3 February 2014

Films Seen 2014: January

Films I saw in January 2014. The format is: film title (English lang. and/or original language where required — occasionally a film's alternative title, too); director(s) and year; whether it's a rewatch; numerical grade out of 10 (all grading is subject to change, of course, and intended as merely a personal indicator/reminder). Titles in bold indicate that the film is, by and large, a 2014 UK first release or is eligible for year-end inclusion. Films are listed as seen chronologically, viewed from bottom to top.

I, Frankenstein (Stuart Beattie/2013) 4
It's hilarious. Not that it was meant to be. It should've been an intentional comedy, as the gag potential was overflowing. It just took itself far too seriously. It could've been a witty treat as in, say, Buffy or Angel, but it went for strained importance. No idea why a miscast Aaron Eckhart affected Bale's Batman voice. Bill Nighy gave one of his three performances.

Dead of Night (Alberto Cavalcanti, Charles Crichton, Basil Dearden, Robert Hamer/1945) 7
The polite Britishness of it, the (then) novel concept, the intense creepiness at the edges... until the creepy fully emerges. It's great that a film from 1945 still has the power to be truly scary — i.e. when, near the end, Hugo Fitch stands up and walks. Brrr. Some films' ability to scare can diminish over time, and with imitation, but some fully retain a lasting power. Dead of Night works wonders.

Kill Your Darlings (John Krokidas/2012)
Aptly wired, skittish. Story grips, though loosely. But emotive music and performances stand out: Radcliffe and DeHaan are both very good.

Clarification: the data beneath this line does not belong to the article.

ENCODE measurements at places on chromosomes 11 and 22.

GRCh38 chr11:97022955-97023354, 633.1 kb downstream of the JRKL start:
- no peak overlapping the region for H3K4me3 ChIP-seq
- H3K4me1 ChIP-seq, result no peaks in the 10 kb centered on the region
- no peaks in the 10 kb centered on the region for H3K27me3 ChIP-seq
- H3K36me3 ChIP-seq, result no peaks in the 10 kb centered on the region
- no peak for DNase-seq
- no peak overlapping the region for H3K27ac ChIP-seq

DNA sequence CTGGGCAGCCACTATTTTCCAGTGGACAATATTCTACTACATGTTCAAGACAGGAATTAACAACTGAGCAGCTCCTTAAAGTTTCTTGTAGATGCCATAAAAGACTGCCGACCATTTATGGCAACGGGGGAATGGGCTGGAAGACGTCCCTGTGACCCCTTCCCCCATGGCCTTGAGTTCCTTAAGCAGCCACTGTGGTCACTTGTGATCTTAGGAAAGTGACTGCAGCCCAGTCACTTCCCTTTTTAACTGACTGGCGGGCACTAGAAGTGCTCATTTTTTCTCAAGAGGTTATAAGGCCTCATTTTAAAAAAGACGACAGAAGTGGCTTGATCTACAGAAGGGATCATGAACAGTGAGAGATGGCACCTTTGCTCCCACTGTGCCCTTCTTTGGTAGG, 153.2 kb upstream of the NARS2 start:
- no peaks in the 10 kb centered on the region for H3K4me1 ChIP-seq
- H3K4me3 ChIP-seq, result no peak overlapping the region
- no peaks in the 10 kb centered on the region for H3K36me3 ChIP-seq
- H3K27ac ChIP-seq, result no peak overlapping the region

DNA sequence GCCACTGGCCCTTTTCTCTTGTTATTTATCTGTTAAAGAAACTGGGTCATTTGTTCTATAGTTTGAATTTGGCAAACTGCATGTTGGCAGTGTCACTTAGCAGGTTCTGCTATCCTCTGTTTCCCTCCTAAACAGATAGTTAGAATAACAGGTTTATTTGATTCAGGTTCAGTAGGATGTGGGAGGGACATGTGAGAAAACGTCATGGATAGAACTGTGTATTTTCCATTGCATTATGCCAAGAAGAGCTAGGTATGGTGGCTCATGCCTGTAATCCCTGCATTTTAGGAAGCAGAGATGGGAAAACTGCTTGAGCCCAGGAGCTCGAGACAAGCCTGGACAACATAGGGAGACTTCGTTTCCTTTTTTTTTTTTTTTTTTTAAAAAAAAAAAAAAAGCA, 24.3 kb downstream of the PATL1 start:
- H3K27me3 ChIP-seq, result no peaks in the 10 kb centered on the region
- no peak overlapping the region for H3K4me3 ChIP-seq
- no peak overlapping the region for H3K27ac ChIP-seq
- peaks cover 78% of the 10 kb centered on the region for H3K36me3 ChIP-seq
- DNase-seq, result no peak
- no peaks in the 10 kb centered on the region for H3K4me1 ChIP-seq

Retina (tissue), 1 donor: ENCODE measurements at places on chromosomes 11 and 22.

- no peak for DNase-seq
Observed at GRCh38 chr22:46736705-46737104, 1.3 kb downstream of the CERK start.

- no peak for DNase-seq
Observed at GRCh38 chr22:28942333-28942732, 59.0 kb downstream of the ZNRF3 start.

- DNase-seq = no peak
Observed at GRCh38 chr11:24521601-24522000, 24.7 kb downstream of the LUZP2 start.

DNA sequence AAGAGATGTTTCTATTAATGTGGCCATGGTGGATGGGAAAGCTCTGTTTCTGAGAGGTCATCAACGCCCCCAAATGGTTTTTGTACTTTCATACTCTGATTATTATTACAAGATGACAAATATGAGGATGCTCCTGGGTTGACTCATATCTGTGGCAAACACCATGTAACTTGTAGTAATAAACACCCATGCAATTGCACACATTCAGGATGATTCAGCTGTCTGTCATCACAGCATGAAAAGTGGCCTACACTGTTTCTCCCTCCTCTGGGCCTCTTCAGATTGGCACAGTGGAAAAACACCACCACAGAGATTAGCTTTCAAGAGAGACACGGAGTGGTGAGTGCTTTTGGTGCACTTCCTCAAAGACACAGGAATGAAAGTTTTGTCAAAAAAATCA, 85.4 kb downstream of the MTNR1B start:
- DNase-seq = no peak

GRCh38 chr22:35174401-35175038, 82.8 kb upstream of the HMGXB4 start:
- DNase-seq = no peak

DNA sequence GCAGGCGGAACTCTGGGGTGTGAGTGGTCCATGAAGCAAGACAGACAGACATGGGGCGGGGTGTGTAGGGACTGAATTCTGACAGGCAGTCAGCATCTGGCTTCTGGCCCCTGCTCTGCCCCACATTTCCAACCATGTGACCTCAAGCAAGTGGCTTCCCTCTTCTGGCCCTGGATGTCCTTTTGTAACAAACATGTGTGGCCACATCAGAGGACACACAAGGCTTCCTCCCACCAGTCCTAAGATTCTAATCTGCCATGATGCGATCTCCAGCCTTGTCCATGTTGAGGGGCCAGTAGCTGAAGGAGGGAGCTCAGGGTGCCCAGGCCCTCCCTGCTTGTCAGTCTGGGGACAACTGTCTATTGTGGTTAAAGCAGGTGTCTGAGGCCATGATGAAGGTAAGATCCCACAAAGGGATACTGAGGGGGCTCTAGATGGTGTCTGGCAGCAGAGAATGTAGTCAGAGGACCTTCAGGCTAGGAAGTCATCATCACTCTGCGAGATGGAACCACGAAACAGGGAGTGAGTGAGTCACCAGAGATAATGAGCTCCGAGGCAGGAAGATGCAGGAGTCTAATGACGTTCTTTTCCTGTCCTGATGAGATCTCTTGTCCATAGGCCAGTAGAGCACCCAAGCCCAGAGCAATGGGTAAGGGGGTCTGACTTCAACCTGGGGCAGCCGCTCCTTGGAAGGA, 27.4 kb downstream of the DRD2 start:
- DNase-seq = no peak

Jack Ryan: Shadow Recruit (Kenneth Branagh/2013) 4
Junior Bond. It's tidy, serviceable, formless. I was whelmed with averageness. I've forgotten most of it already.

Big Ass Spider! (Mike Mendez/2013) 5
Exactly what you think it is... then a bit more fun. More Infestation than Eight-Legged Freaks. Thankfully. What's with the limited Lin Shaye, though?

Breaking News

Breaking News (Johnnie To/2004) 7
One-Take Shoot-Out On Hong Kong Street Orchestrated By Johnnie To Stuns Film Viewer. Rest Of Day's Action Equally Stunning.

I'll Always Know What You Did last Summer (Sylvain White/2006) 4
Cheap and belated. "He" knows what they did last summer, but I very much doubt he gives a shit.

Inside Llewyn Davis (Joel Coen, Ethan Coen/2013) 8
It's a great film to have around, to be in the immediate vicinity of, to call on for a slice of quality sound and vision. Perhaps one of their best?